Is There a Future for Underfloor Air?

While high-technology facilities have long pioneered the use of raised-floor systems, there is scant agreement among engineers that underfloor air plenums are the next logical step.The rising heat-load densities of computer and telecommunications equipment-and the need for increased processing speed in a smaller box-is driving the use of underfloor air technologies, says Marc Anderson, P.E.

01/01/2001


While high-technology facilities have long pioneered the use of raised-floor systems, there is scant agreement among engineers that underfloor air plenums are the next logical step.

The rising heat-load densities of computer and telecommunications equipment-and the need for increased processing speed in a smaller box-is driving the use of underfloor air technologies, says Marc Anderson, P.E., of Syska & Hennessy. "We expect the telecom industry, which traditionally uses free-discharge or overhead ducted systems, to begin using raised floors, [because] the limits of traditional air-delivery methods will soon be reached," he observes.

On the other hand, underfloor systems help deliver what high-tech firms desire: increased airflow, colder discharge temperatures and alternative cooling strategies-such as an increased room-temperature gradient from floor to ceiling and a greater delta T across the coil. Also, in computer rooms where heat dissipation densities are high and relatively constant-or where computer equipment takes in cooling air from below-air from the access floor may work best, adds Calvin Witt, P.E., senior mechanical engineer for Roanoke, Va.-based Hayes, Seay, Mattern & Mattern.

Still, the barriers are significant, say engineers, and include occupant comfort-and cost.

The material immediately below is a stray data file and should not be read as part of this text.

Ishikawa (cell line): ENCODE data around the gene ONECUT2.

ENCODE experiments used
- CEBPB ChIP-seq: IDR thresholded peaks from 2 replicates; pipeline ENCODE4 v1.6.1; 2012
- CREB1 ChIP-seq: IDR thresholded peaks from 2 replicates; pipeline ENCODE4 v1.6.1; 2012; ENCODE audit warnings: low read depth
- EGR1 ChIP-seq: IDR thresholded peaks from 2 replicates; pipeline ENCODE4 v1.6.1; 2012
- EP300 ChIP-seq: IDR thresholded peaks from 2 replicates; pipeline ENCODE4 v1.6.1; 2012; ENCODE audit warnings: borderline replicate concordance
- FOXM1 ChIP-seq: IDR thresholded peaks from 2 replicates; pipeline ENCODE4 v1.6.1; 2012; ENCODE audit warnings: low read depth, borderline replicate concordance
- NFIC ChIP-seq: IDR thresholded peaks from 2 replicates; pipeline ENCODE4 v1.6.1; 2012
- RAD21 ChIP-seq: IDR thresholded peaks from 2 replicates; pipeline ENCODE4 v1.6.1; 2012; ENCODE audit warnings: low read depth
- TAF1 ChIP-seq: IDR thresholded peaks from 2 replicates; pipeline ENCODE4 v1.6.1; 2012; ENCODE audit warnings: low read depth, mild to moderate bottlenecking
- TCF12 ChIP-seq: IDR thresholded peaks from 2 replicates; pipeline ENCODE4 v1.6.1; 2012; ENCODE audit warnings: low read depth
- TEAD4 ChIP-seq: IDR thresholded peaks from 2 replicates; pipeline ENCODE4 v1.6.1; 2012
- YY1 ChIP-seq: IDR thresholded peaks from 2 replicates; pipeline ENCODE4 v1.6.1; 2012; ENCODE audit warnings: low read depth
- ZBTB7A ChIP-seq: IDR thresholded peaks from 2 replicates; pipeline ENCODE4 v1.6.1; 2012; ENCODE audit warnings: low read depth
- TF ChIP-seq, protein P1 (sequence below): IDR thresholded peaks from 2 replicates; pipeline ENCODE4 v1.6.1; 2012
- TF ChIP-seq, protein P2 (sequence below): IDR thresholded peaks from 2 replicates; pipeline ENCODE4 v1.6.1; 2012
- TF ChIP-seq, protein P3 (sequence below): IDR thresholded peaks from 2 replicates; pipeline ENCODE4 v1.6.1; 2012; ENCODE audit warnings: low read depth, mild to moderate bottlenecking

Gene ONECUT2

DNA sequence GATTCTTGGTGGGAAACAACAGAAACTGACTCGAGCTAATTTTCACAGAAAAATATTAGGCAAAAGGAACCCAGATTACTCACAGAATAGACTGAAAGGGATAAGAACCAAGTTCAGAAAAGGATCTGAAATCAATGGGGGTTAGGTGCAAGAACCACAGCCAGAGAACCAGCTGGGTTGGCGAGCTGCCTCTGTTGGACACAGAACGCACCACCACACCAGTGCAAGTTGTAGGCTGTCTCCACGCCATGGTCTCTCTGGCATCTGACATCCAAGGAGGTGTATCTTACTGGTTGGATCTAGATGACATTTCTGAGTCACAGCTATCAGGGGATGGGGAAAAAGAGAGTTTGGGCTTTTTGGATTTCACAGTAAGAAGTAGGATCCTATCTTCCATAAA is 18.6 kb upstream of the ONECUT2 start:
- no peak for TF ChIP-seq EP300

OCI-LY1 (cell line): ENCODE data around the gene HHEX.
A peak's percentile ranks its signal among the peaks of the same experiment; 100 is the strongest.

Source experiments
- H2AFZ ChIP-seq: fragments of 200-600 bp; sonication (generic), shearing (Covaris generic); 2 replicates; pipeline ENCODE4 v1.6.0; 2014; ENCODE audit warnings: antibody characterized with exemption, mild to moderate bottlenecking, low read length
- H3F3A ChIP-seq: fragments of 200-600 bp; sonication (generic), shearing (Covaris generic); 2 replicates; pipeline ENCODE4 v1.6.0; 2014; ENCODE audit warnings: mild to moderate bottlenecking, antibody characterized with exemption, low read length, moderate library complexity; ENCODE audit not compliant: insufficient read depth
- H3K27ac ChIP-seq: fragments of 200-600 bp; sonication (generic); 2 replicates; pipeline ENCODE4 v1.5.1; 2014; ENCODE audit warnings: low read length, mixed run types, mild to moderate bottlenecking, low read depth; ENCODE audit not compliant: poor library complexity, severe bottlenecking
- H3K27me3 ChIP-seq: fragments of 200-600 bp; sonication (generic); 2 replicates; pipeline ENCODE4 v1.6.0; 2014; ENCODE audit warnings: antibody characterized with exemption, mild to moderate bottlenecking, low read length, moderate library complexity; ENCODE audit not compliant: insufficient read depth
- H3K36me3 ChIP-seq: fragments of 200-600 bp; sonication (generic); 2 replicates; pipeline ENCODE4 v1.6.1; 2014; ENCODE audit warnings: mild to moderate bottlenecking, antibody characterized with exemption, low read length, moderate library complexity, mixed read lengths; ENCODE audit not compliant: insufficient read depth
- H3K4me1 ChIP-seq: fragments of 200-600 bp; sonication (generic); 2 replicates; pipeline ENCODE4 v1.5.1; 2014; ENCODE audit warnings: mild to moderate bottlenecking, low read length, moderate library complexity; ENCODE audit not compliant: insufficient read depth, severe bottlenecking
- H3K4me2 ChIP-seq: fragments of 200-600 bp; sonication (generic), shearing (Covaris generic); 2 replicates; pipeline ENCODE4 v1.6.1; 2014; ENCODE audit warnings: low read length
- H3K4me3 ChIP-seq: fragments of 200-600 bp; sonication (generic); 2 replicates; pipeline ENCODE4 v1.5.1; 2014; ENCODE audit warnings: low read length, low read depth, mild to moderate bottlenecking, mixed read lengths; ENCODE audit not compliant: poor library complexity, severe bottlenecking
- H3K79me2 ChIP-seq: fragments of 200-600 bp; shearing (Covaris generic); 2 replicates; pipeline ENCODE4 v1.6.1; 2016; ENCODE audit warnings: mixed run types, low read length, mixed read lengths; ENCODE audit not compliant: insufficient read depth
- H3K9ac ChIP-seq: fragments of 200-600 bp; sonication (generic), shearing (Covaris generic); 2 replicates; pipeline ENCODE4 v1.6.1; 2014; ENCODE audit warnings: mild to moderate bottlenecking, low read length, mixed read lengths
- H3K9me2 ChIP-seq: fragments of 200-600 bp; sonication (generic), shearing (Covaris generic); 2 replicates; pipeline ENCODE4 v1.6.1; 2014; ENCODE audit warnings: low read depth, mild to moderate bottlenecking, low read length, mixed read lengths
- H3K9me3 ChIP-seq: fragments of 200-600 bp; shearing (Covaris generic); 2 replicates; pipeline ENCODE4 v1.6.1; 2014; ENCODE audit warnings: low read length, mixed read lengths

"The prime barrier for most of our clients is the first cost of the raised-floor system and the associated appurtenances: structural equipment stands, grounding, underfloor smoke detectors and plenum-rated cable," says Anderson.

"The industry has introduced special fan-powered diffusers and even systems furniture with individual fans, ducting, integral air outlets and under-desk radiant panel heaters," adds Witt. "However, we believe that projects are rare where the cost of this additional flexibility is justified."

"Designs that employ [those] special features built into systems furniture require extensive design coordination, which is often complicated when the furniture is procured under a separate contract," adds CUH2A's Steven R. Rafferzeder, P.E.

When used, however, the engineers warn of recurring design issues:

  • Plenum height. Minimum access-floor depths-usually two feet or more-are critical for ensuring good airflow through the perforated tiles while accommodating additional cabling and piping, says Witt.

 

  • Airflow restrictions. Designers must take care not to choke off underfloor airflow, says Anderson. Underfloor restrictions-piping, conduit and cable-should be placed away from the discharge of precision AC units and preferably routed along the perimeter.

 

  • Temperature and humidity. "Design issues that require special attention include thermal decay at increased distances from the air-handling unit, perimeter heating, and condensation prevention with higher supply-air temperature," adds Witt.

 

  • Good seals. "Other criteria include sealing the plenum airtight," says Anderson. "This is especially true for underfloor gaseous fire-suppression systems, which depend on the ability of pressurizing the underfloor space."

Flexibility is the greatest benefit of these systems, say designers. When done well, underfloor-air-plenum, raised-floor systems pay for themselves quickly as compared to ducted systems, adds Anderson. "It only takes one major change in the equipment layout on the floor to realize this."





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